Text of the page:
Bean has certainly seen a lot of changes to the more than 100-year-old family farm (started in 1893) in his 82 years.
"My dad and my grand-dad never had these things," he said. "Now we have more tractors than I can even count."
But new tractors are nothing compared to the changes that are taking place now. And the new innovations not only keep the family farm rolling, they increase the chances of the family farm staying in the family.
That's why the Center for Dairy Excellence prompted the open house Thursday at Rolling Spring.
"We thought it would be a great opportunity for other farmers to come in and see what they've done to position themselves for the next generation," Frey said. "We believe this represents the future of being able to be efficient and yet provide great animal care.
"I think what people don't realize is that dairy farming is not unlike any other business — you have to compete at a new level today compared to 20 years ago and this has positioned this family to be able to continue to do that."
Almost 100 visitors — from farmers and farming equipment suppliers to local legislators and curious onlookers — attended Thursday's open house at Rolling Spring Farm.
"We had made this improvement to our farm last year and the Center for Daily Excellence called and said they would like to have an open house to showcase some of the changes we made," Denise Bean said.
Bean said she and her family felt more than obligated to oblige. For starters, Bean said the center was integral in allowing the family to be in a position to make the improvements.
"They have funding available and resources available to do these kind of projects, whereas normal dairy farmers, such as us, don't always have the wherewithal to do these things," Bean said. "That's one of the things that makes the center so valuable."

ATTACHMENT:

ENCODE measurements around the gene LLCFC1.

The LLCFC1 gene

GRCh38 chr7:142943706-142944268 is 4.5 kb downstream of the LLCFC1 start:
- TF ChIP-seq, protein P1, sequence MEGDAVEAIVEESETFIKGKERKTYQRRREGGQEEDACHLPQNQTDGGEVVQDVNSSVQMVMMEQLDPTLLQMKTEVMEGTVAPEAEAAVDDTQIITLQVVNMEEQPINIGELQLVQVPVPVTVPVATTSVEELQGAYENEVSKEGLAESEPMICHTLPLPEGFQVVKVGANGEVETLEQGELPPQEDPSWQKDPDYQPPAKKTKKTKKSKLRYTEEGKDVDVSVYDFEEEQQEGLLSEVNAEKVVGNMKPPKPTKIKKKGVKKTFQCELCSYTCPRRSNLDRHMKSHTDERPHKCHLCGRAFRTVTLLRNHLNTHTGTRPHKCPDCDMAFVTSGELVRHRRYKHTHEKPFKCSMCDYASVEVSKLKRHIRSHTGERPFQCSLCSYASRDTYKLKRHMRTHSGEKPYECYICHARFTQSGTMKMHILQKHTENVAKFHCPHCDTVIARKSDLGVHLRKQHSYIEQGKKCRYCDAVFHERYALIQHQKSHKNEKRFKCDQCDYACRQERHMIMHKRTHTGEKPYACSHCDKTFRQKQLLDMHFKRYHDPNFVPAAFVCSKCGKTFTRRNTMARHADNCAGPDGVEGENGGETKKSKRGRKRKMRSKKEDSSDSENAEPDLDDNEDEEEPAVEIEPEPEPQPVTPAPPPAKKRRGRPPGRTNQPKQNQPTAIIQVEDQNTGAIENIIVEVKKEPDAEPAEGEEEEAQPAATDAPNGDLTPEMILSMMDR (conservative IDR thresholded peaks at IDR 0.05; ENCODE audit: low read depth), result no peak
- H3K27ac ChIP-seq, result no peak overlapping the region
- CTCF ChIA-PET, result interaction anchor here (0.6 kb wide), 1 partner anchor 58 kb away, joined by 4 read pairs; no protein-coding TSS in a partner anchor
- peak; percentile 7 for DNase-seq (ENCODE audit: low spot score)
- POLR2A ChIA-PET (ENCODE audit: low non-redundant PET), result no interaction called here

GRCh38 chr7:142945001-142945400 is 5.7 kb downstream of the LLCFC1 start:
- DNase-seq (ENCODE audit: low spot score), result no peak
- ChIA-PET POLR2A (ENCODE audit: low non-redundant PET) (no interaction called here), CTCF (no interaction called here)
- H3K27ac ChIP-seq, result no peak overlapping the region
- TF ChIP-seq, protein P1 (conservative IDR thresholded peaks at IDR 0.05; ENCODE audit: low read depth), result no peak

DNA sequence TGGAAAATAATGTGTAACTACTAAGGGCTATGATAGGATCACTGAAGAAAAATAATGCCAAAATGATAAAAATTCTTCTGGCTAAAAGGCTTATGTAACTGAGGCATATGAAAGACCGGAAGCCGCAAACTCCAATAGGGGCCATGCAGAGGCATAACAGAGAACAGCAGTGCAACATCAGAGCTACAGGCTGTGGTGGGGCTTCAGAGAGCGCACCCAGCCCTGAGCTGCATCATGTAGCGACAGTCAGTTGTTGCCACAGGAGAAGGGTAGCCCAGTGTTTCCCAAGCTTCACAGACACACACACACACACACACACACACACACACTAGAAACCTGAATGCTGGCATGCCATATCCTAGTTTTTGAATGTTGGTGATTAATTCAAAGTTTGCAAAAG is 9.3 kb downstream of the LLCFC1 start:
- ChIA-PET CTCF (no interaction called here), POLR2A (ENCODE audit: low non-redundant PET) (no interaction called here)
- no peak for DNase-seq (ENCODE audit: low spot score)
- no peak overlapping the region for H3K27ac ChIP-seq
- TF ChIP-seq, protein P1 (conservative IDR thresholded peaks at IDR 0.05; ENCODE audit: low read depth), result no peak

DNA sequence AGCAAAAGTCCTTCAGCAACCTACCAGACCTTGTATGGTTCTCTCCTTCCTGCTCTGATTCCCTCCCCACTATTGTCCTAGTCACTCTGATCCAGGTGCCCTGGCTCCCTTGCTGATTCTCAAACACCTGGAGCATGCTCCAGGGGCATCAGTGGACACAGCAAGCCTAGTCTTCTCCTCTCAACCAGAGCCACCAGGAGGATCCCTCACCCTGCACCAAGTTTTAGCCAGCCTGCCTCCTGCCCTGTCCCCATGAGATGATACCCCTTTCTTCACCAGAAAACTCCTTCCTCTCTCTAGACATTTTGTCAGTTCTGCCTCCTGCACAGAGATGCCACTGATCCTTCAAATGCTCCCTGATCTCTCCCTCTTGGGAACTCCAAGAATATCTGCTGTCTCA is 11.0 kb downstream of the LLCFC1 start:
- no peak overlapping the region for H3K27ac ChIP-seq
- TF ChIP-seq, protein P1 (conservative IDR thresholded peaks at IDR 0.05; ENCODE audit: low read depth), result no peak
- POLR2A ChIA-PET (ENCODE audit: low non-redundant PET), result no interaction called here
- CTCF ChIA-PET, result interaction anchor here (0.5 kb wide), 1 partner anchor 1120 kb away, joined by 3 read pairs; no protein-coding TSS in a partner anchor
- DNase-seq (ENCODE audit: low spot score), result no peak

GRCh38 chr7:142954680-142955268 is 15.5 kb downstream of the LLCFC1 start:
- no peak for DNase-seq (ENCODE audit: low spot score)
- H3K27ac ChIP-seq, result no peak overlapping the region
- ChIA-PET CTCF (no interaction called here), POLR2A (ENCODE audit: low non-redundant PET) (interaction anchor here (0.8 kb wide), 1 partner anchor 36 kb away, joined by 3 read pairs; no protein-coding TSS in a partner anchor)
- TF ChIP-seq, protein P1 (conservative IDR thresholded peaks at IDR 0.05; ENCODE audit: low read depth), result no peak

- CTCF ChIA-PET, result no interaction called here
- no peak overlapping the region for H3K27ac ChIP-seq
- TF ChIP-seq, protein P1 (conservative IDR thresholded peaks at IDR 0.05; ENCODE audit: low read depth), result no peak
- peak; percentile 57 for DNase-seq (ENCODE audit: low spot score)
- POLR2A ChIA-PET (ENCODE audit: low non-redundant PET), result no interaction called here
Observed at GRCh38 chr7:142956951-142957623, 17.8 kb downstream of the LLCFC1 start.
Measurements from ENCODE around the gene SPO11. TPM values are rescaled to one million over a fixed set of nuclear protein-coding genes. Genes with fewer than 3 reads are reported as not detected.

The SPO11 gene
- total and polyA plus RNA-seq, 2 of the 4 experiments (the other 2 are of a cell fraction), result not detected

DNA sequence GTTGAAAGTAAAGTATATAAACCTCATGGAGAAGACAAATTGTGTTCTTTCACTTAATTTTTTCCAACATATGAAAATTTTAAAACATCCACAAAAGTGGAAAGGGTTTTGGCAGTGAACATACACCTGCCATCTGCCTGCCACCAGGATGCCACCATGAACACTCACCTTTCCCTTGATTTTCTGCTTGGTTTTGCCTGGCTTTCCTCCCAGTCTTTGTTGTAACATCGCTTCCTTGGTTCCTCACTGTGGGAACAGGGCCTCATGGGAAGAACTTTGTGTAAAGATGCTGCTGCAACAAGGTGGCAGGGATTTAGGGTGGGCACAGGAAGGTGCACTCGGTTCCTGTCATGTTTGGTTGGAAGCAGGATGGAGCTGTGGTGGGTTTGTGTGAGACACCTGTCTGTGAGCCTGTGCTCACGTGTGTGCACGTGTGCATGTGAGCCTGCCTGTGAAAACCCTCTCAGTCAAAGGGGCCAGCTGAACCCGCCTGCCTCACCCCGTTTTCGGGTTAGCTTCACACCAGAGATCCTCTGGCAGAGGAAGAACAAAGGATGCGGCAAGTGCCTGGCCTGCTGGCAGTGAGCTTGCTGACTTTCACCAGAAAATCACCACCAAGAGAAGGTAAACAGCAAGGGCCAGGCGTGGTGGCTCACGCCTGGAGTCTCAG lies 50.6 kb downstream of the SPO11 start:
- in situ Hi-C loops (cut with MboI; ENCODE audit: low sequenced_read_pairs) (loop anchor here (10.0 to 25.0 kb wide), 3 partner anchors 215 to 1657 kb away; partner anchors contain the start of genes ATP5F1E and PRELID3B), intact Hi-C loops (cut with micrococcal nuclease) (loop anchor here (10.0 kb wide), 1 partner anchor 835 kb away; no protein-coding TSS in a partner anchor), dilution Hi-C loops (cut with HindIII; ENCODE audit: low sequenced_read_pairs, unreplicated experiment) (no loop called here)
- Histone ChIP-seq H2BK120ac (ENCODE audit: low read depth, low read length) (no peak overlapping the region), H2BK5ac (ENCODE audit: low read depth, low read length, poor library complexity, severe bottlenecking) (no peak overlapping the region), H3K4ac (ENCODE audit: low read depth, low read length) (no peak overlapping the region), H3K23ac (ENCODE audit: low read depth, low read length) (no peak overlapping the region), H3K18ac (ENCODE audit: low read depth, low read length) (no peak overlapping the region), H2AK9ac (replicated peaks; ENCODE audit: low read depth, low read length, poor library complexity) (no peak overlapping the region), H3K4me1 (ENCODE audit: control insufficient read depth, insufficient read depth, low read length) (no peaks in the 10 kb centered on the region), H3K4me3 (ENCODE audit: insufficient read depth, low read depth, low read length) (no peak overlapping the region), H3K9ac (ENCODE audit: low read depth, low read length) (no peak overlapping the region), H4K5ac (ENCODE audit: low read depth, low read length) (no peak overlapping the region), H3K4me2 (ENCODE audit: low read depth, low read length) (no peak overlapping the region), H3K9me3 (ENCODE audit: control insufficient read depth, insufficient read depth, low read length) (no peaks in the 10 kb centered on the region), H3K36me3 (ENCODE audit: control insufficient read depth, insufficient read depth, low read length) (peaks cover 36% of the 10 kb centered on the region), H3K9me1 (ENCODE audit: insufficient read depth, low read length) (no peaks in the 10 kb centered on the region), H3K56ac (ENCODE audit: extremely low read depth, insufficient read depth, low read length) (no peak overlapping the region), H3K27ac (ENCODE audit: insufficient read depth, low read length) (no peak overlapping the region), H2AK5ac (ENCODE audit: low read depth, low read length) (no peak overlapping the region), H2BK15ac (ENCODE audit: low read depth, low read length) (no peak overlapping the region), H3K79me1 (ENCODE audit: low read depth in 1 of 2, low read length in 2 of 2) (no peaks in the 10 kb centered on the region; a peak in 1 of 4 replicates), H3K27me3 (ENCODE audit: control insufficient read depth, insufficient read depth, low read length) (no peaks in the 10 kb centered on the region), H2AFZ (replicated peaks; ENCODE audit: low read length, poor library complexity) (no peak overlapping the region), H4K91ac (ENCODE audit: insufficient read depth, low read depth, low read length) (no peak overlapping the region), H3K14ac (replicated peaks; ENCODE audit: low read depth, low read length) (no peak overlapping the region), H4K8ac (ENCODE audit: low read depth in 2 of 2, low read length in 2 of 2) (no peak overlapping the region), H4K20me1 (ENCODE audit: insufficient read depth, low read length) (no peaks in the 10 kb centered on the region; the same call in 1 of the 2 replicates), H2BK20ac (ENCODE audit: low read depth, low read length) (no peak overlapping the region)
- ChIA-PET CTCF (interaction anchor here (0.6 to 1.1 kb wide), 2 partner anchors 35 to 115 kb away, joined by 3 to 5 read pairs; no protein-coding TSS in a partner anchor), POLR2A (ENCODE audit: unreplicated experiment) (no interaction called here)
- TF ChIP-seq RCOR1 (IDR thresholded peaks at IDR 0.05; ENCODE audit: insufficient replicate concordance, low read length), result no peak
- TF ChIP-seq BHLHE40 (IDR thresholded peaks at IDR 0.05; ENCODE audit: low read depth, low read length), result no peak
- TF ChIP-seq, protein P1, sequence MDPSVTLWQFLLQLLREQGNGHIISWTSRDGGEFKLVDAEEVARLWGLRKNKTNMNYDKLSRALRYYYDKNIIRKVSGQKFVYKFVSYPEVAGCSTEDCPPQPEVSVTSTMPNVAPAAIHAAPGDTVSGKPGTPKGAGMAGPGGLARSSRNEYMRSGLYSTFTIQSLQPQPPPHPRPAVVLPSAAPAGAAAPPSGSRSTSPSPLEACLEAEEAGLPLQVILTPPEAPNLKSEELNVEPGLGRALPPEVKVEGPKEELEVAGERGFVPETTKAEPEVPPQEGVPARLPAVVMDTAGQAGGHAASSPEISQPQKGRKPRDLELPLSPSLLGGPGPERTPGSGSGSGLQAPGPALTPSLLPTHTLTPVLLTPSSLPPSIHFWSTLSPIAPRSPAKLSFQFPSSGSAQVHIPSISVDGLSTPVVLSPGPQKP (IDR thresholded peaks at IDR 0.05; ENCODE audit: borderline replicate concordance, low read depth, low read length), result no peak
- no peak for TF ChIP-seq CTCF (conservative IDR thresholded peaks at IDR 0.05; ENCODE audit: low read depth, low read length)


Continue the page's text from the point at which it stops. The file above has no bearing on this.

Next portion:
Gayle Jones, who attended the event with three Dairy Princesses from Clarion and Venango counties, said it is also the responsibility of every person involved with dairy farming to promote the importance of the industry to both the region's physical and economic health.
"We definitely try to promote the industry," Jones said. "You always hear people bad-talking the dairy farms but we're out here to let people know that farmers are very conscientious and follow all the rules and regulations, and that dairy products are very essential for the body and for health. We just like to get the word out there about how important dairy is."
Part of the pledge is passing information on to younger generations that will someday have to take the reins.
"Our group is more focused on telling kids the importance of dairy," Jones said. "Kids just don't know about dairy farming."
"Some kids think milk comes from Walmart," added dairy princess Sandy Weiser.
But Charlie Bean knows milk comes from hard work and dedication to humane farming. And though it may be hard work, Charlie said it's his work, and nobody can take that away from him.
"With the economy the way it is and jobs being hard to find, I guess I can't really complain," he said. "This is one job that can't be outsourced."
Information from: The Derrick, http://www.thederrick.com
Copyright 2011 The Associated Press.